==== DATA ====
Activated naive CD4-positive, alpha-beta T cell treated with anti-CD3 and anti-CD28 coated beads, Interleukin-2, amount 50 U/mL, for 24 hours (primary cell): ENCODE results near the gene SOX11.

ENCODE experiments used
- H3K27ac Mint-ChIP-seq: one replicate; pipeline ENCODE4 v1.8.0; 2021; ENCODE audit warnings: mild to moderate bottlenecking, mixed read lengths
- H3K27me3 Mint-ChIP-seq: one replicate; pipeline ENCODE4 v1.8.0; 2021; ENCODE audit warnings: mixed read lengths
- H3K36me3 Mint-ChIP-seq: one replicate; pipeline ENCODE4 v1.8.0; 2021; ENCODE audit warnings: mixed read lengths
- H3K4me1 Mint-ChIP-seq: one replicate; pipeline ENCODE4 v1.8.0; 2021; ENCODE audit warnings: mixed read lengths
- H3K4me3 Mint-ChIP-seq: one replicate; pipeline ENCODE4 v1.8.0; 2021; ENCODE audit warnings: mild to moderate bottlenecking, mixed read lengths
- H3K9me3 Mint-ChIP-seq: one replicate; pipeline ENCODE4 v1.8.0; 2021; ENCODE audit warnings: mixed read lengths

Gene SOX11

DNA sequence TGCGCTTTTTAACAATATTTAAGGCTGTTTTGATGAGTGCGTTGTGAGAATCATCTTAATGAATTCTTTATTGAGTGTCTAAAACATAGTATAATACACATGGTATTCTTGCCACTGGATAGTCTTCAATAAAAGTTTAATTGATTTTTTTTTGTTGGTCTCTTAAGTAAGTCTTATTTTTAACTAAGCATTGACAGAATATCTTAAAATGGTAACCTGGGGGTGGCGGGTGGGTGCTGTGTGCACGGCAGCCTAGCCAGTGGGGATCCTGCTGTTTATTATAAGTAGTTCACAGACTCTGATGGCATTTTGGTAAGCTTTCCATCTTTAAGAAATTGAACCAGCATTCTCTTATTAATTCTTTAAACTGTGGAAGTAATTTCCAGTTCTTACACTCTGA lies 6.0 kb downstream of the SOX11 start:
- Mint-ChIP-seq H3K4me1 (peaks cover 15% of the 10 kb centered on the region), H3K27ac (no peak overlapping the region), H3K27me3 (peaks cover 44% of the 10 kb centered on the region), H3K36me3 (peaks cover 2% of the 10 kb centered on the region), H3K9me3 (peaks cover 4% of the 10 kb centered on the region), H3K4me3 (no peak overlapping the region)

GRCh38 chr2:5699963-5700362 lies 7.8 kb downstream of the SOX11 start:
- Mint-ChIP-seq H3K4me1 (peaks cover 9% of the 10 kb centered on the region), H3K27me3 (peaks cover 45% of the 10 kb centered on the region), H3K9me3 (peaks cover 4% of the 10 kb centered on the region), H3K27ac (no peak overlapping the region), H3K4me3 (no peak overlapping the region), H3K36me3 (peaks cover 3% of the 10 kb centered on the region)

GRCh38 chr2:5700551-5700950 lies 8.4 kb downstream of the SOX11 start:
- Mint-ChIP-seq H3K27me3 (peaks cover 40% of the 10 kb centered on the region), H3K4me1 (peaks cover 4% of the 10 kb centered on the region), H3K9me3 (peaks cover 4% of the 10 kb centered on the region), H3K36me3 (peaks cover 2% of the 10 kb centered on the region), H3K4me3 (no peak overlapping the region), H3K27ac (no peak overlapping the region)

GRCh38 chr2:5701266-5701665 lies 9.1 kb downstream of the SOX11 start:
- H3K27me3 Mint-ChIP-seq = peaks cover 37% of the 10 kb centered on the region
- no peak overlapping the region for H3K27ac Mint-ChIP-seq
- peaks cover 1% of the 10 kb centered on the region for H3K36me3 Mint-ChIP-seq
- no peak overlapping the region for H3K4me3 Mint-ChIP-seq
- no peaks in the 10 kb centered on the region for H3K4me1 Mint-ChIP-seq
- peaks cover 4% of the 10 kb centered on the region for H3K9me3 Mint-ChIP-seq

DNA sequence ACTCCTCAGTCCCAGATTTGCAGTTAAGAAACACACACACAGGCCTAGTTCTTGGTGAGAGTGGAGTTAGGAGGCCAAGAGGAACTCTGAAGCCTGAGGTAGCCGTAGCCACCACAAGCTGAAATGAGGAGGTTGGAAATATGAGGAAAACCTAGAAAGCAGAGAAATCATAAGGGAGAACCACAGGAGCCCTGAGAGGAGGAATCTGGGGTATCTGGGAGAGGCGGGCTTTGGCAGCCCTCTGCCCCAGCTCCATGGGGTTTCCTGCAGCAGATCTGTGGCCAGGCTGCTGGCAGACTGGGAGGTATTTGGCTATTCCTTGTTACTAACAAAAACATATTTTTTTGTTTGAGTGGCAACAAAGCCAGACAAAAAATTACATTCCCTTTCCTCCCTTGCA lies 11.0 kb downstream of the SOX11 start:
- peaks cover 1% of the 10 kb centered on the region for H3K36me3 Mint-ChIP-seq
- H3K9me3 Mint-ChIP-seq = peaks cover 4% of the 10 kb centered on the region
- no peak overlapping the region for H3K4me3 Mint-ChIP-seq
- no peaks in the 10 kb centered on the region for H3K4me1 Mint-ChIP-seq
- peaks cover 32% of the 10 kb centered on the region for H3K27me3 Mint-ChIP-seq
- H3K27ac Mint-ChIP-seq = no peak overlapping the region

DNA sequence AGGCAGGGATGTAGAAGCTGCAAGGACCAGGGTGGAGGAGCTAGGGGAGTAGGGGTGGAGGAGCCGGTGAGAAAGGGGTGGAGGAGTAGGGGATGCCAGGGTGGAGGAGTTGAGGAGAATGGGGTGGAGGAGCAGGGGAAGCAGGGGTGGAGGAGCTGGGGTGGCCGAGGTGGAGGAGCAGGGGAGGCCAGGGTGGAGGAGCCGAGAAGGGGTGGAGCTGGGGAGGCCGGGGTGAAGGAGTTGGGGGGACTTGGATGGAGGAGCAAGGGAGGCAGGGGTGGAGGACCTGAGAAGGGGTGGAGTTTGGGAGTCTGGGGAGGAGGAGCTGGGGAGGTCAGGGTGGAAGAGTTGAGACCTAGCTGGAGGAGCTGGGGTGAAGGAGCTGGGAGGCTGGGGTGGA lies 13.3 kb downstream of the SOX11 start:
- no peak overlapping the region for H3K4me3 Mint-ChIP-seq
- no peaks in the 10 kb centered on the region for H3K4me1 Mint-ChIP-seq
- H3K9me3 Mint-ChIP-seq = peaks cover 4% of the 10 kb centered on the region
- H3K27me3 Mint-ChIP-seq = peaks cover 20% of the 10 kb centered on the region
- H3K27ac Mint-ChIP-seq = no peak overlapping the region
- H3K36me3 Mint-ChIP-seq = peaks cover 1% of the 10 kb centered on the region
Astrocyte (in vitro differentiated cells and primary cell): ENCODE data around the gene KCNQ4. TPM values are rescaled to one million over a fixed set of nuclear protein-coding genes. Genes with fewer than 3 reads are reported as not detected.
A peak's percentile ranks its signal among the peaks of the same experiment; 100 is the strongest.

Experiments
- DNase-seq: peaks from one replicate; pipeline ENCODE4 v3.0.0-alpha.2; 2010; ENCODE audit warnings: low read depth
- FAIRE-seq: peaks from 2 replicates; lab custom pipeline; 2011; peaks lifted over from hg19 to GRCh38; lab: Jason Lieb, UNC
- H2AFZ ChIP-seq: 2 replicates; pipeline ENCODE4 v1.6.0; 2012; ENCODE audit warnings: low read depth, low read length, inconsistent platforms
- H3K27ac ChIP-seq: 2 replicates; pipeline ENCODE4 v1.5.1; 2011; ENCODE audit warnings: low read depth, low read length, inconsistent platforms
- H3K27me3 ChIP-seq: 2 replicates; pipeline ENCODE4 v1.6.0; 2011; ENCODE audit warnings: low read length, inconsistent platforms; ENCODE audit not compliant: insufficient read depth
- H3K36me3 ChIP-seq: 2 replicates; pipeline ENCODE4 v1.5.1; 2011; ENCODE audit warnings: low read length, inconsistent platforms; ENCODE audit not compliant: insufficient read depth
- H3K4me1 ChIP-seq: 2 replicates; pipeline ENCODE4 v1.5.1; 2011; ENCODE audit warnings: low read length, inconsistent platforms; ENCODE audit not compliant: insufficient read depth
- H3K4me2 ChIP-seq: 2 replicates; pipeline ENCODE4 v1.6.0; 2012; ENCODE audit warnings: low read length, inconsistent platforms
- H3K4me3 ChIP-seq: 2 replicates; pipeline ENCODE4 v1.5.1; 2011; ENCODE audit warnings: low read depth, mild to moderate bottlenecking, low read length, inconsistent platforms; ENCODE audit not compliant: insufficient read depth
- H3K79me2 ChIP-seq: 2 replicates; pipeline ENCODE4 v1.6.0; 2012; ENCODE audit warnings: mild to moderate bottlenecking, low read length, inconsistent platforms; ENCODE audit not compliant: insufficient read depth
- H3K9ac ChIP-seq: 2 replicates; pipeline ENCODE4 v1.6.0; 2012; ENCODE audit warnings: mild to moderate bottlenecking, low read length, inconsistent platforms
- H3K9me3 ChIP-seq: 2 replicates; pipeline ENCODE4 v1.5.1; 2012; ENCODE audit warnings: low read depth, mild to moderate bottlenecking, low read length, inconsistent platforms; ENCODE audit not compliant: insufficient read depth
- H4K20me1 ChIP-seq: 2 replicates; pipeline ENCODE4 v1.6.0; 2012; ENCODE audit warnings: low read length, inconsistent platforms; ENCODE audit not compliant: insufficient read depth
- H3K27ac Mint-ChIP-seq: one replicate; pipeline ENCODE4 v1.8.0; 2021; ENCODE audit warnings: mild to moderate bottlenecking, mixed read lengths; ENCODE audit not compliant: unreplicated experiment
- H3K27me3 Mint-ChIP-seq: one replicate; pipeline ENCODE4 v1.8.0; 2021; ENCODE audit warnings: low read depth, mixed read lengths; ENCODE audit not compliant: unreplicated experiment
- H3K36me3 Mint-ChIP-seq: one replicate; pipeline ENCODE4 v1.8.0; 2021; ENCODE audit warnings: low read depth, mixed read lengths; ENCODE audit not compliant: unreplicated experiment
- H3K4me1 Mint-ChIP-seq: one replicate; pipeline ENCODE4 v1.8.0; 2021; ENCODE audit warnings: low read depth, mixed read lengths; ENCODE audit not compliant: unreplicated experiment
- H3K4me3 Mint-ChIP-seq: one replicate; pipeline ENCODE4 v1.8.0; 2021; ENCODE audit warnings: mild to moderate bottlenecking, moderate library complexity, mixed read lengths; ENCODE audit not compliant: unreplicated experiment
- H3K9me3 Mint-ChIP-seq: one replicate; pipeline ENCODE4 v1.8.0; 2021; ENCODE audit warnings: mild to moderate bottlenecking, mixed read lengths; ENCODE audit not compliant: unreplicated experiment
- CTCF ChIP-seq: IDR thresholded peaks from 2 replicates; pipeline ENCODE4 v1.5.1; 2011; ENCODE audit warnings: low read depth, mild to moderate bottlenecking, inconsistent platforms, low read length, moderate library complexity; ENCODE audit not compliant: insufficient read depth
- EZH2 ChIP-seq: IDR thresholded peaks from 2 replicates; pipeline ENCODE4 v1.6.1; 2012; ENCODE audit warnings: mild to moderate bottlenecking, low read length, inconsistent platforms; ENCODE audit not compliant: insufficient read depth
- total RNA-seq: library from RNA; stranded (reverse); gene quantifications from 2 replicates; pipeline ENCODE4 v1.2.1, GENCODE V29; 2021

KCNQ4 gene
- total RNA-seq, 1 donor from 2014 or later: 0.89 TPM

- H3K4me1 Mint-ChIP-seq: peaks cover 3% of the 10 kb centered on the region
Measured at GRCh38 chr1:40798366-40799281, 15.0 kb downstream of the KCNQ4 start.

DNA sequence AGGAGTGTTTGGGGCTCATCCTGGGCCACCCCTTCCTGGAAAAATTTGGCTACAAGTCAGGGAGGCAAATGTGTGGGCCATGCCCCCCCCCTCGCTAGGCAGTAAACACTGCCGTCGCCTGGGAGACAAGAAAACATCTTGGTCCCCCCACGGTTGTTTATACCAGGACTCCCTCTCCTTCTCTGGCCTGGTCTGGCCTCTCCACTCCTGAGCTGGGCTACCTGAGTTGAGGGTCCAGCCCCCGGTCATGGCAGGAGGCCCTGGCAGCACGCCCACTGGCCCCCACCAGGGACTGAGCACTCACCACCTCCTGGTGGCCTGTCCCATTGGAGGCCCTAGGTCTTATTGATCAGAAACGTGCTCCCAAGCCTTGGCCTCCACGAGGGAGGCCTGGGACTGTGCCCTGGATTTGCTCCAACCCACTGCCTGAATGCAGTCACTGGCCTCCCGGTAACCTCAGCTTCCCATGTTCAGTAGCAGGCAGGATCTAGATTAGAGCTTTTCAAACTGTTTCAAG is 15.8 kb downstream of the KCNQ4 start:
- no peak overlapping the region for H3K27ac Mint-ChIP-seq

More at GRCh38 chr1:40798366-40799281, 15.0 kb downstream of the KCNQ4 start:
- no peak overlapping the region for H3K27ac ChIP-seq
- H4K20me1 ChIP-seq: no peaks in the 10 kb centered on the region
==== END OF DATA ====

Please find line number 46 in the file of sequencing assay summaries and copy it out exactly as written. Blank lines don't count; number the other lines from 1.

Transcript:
- H3K4me1 ChIP-seq: 2 replicates; pipeline ENCODE4 v1.5.1; 2011; ENCODE audit warnings: low read length, inconsistent platforms; ENCODE audit not compliant: insufficient read depth